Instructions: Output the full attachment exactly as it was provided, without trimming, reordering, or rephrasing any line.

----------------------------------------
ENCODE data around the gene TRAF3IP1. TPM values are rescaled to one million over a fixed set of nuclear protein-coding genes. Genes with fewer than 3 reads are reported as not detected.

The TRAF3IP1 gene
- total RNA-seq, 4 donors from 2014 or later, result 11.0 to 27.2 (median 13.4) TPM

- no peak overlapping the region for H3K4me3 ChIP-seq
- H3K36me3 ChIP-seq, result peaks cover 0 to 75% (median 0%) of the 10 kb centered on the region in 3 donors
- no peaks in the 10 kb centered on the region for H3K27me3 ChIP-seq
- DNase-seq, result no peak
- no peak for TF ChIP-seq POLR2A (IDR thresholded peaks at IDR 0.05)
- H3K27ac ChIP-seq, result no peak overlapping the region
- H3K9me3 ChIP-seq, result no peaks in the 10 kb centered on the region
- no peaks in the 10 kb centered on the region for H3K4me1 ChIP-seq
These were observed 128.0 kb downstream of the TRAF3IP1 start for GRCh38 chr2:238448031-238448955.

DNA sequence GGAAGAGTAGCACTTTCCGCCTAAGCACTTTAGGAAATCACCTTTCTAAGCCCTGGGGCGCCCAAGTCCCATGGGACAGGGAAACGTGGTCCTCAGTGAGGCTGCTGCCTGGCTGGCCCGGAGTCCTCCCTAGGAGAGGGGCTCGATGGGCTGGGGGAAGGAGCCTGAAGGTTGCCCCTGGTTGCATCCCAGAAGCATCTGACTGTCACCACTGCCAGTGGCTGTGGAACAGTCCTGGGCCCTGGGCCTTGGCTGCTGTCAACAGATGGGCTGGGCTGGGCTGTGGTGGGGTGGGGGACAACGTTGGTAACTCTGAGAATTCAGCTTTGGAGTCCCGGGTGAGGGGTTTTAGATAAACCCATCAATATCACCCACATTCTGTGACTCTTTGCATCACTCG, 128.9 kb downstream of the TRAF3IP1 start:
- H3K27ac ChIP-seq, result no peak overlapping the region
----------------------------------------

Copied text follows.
ENCODE data around the gene TRAF3IP1. TPM values are rescaled to one million over a fixed set of nuclear protein-coding genes. Genes with fewer than 3 reads are reported as not detected.

The TRAF3IP1 gene
- total RNA-seq, 4 donors from 2014 or later, result 11.0 to 27.2 (median 13.4) TPM

- no peak overlapping the region for H3K4me3 ChIP-seq
- H3K36me3 ChIP-seq, result peaks cover 0 to 75% (median 0%) of the 10 kb centered on the region in 3 donors
- no peaks in the 10 kb centered on the region for H3K27me3 ChIP-seq
- DNase-seq, result no peak
- no peak for TF ChIP-seq POLR2A (IDR thresholded peaks at IDR 0.05)
- H3K27ac ChIP-seq, result no peak overlapping the region
- H3K9me3 ChIP-seq, result no peaks in the 10 kb centered on the region
- no peaks in the 10 kb centered on the region for H3K4me1 ChIP-seq
These were observed 128.0 kb downstream of the TRAF3IP1 start for GRCh38 chr2:238448031-238448955.

DNA sequence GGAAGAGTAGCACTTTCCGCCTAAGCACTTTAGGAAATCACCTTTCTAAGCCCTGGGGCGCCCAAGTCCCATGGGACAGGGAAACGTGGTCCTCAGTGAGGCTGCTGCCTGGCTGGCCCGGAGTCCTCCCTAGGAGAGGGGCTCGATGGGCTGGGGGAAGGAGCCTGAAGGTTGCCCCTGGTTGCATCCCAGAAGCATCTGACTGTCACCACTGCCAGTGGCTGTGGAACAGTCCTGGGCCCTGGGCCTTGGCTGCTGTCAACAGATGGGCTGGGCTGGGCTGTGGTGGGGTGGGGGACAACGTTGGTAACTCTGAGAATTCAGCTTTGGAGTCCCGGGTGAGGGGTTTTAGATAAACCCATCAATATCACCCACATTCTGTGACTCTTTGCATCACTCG, 128.9 kb downstream of the TRAF3IP1 start:
- H3K27ac ChIP-seq, result no peak overlapping the region